In January 1920, central Europe was a place of great uncertainty. For much of the previous half decade, war had ravaged the region. Empires had fallen. Ideologies were being tested.
To the north and west, Germany was carved up by the Treaty of Versailles, which took effect that month, with control of territories transferring to six other countries, including Czechoslovakia and Poland.
To the east, Lenin’s Red Army was fighting the latter stages of a civil war to assert Bolshevik socialism over capitalism, and defining a new political entity, which would become the Soviet Union.
Fear and instability
It was too soon after the Great War to expect that a second war of even more vast devastation loomed less than two decades in the future. But amidst the stark treatment by the victors over the vanquished were the seeds of resentment, fear and instability that would soon wreak havoc again over the continent.
Yet from the rubble of central Europe, a democratic republic came to life and gave reason for hope. Czechoslovakia was a multi-national amalgam of languages, religions, histories and traditions, brought together through determined diplomacy. It was not a military power, but with 13 million people, a mid-sized European country capable of standing on its own.
Into this context, a girl was born on January 13, 1920, in the village of Čeklís (now known as Bernolákovo), 15 kilometres from Bratislava. Her mother’s maiden name was German and her father’s name was Hungarian; not an unusual combination for a Slovak child of the time.
A diligent student
Little Etela would hang around her father’s blacksmith shop, fetch water from the village pump, and chase the family’s chickens. As she grew, she became a diligent student. Taking to heart her father’s lesson: “The number of languages you learn, that many times you are a person,” she became capable in Slovak, Hungarian and German. She also developed a knack for numbers and, as a young graduate, earned herself a job at the National Bank. There, she met a man with a Czech name, who came from a farming family in Slovakia’s agricultural heartland around Nitra.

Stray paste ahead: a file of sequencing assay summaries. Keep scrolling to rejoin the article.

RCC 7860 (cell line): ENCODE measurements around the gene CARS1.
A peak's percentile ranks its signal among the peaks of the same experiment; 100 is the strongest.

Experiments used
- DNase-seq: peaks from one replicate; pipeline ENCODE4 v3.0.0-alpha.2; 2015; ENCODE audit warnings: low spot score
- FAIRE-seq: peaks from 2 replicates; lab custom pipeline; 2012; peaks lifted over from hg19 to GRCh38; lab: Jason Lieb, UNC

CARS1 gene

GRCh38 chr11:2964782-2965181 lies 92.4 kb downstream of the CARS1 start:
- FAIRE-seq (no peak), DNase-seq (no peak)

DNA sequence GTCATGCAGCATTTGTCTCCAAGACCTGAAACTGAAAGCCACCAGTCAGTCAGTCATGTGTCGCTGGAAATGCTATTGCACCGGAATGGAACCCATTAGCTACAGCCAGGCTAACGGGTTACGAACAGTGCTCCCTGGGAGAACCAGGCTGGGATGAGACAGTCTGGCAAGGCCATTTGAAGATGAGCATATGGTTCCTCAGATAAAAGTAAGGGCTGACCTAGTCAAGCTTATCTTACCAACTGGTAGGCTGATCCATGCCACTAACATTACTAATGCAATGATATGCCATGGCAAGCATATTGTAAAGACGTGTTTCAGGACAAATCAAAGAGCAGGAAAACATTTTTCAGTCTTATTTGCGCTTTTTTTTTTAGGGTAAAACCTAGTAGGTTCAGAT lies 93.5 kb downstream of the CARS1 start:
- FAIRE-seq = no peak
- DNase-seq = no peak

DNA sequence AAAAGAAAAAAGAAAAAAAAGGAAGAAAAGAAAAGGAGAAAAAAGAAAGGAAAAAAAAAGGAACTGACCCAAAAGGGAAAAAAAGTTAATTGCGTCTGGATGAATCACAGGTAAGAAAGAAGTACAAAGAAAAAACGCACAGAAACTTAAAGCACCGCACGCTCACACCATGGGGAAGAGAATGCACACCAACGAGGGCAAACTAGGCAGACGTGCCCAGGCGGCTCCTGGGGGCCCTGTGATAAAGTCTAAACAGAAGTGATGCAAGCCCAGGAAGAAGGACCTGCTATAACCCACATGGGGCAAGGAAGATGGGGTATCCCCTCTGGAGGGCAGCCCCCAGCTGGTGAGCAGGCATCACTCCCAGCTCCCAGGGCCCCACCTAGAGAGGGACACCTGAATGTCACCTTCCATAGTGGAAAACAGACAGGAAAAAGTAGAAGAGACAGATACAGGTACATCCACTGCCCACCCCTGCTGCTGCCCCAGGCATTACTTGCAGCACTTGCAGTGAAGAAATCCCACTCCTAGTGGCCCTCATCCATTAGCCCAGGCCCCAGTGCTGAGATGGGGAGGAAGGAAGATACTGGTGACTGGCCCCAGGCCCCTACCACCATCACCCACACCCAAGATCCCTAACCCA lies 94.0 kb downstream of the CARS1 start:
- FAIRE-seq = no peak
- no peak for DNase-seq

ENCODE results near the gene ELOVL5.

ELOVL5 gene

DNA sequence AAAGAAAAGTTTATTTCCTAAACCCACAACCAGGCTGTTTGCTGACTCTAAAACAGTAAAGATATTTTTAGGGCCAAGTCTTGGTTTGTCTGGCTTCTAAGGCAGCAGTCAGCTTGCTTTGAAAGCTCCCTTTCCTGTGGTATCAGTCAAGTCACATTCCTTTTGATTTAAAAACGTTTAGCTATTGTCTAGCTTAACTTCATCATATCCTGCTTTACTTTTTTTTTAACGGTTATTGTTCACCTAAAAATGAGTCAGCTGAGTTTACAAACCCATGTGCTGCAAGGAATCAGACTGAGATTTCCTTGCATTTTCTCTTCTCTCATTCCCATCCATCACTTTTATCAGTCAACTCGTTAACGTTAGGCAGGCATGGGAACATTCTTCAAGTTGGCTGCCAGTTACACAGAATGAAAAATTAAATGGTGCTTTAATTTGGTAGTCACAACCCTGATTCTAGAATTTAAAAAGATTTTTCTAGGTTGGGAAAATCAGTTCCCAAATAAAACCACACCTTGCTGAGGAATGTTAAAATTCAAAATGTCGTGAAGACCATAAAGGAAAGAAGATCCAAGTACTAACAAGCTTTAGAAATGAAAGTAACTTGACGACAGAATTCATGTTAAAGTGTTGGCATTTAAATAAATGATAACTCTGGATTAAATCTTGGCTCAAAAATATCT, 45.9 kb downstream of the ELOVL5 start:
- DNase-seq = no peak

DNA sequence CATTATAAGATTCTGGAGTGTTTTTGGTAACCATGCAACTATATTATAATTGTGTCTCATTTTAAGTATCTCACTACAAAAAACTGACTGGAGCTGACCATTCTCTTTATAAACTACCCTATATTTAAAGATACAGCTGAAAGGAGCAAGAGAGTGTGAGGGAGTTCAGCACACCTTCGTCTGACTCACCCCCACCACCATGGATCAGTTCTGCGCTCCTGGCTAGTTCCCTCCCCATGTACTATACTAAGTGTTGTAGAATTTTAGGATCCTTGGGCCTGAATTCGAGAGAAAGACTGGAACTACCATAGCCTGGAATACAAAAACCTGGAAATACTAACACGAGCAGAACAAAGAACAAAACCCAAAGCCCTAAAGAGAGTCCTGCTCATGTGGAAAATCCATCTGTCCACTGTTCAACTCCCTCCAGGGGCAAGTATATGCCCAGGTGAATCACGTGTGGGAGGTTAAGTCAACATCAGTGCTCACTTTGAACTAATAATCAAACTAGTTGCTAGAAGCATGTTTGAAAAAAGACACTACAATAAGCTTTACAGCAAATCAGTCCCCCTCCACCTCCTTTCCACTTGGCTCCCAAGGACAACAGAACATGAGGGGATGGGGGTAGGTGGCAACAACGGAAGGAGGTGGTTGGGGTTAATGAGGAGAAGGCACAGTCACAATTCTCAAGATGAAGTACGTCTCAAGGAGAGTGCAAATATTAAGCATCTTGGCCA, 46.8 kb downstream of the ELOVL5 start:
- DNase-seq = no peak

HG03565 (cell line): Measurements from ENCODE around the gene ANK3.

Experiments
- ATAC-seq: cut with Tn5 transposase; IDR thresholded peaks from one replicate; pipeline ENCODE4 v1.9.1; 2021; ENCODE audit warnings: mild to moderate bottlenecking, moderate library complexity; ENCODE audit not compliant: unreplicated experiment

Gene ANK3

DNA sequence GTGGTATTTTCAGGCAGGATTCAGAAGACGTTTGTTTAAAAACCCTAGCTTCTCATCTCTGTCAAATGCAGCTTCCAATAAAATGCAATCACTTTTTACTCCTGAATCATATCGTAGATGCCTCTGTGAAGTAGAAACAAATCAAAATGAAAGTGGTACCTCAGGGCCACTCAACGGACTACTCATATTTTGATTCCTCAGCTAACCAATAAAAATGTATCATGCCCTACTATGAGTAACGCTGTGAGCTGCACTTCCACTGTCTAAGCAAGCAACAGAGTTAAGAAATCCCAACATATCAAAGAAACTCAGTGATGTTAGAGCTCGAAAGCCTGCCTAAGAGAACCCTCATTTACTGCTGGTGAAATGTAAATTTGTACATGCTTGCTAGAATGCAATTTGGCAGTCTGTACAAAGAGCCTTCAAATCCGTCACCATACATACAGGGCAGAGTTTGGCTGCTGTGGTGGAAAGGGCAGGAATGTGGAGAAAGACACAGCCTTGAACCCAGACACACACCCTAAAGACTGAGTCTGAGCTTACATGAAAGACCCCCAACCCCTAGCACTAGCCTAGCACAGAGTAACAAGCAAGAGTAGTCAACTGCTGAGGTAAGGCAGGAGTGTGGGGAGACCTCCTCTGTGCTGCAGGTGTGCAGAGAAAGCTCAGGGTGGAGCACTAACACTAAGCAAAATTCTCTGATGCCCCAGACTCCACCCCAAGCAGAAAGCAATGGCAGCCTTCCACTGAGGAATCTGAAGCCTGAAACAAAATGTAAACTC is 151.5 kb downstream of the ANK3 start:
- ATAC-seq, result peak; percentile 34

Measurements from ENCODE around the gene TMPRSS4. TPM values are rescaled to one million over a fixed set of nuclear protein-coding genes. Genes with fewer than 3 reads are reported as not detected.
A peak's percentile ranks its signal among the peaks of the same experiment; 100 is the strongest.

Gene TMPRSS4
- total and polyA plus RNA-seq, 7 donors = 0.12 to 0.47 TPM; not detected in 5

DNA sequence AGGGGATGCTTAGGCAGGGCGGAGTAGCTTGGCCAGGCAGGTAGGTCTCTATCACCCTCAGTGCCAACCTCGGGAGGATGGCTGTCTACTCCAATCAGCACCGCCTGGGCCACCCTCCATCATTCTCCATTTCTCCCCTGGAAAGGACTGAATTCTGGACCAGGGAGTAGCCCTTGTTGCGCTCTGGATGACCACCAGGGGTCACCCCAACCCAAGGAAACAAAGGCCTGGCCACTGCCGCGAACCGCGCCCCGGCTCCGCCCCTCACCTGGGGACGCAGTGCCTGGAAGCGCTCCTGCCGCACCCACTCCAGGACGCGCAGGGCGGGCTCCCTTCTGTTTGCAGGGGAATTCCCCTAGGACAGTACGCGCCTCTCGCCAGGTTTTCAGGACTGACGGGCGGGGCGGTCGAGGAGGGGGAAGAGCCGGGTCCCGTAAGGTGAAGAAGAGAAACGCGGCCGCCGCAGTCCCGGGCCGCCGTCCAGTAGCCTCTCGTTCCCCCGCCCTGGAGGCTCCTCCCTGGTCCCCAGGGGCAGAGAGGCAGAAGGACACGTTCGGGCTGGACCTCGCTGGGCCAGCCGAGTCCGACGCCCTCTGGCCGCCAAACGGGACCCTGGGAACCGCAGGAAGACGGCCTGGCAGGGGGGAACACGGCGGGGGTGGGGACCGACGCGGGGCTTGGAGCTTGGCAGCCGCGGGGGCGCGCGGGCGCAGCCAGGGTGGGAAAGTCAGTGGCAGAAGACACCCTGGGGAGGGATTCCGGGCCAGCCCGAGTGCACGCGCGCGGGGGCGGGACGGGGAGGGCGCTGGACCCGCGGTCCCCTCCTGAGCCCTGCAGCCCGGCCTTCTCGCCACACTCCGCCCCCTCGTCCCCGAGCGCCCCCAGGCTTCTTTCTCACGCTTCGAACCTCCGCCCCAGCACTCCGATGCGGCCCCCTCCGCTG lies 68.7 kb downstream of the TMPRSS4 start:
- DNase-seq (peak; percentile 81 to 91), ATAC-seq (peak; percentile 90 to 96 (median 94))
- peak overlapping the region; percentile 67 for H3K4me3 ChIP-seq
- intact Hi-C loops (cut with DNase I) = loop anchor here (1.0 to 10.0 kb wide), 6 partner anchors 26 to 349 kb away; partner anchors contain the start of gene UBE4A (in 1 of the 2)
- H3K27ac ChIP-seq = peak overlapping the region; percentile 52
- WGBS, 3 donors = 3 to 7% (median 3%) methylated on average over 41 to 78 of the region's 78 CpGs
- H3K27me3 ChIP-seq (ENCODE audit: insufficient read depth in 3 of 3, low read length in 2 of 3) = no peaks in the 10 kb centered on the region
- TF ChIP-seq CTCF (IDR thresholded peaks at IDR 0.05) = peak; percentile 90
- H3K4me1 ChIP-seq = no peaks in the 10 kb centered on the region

Soon after the war ended, the Communist Party took control of the country and collectivised many farms, including that of Ján’s family. It was a major blow to the family’s spirits, but they kept working.
Etela and Ján fell in love and decided to marry while the priest Jozef Tiso was governing Slovakia as a war-time Nazi puppet state. When Ján’s Lutheran family refused to attend the wedding in a Catholic church, Etela stuck to her traditions and planned a very modest ceremony with a few witnesses in a side chapel of St. Martin’s Cathedral in Bratislava.
Etela bore two children, a son and a daughter. She and Ján raised them to be good citizens, to work hard, live modestly, pay taxes and to vote, but otherwise stay clear of politics. They never joined any political party, despite the Communists’ efforts to recruit them.
By the time Alexander Dubček initiated the Prague Spring and “Socialism with a Human Face”, Etela’s son was a university student. Excited by the new openness, he ventured for short educational stays in western Europe. He was in Norway when the Warsaw Pact troops invaded Czechoslovakia on August 21, 1968. Faced with a life-defining choice, he decided to not return home. Instead, he finished his studies in Germany, married an American woman and started a family.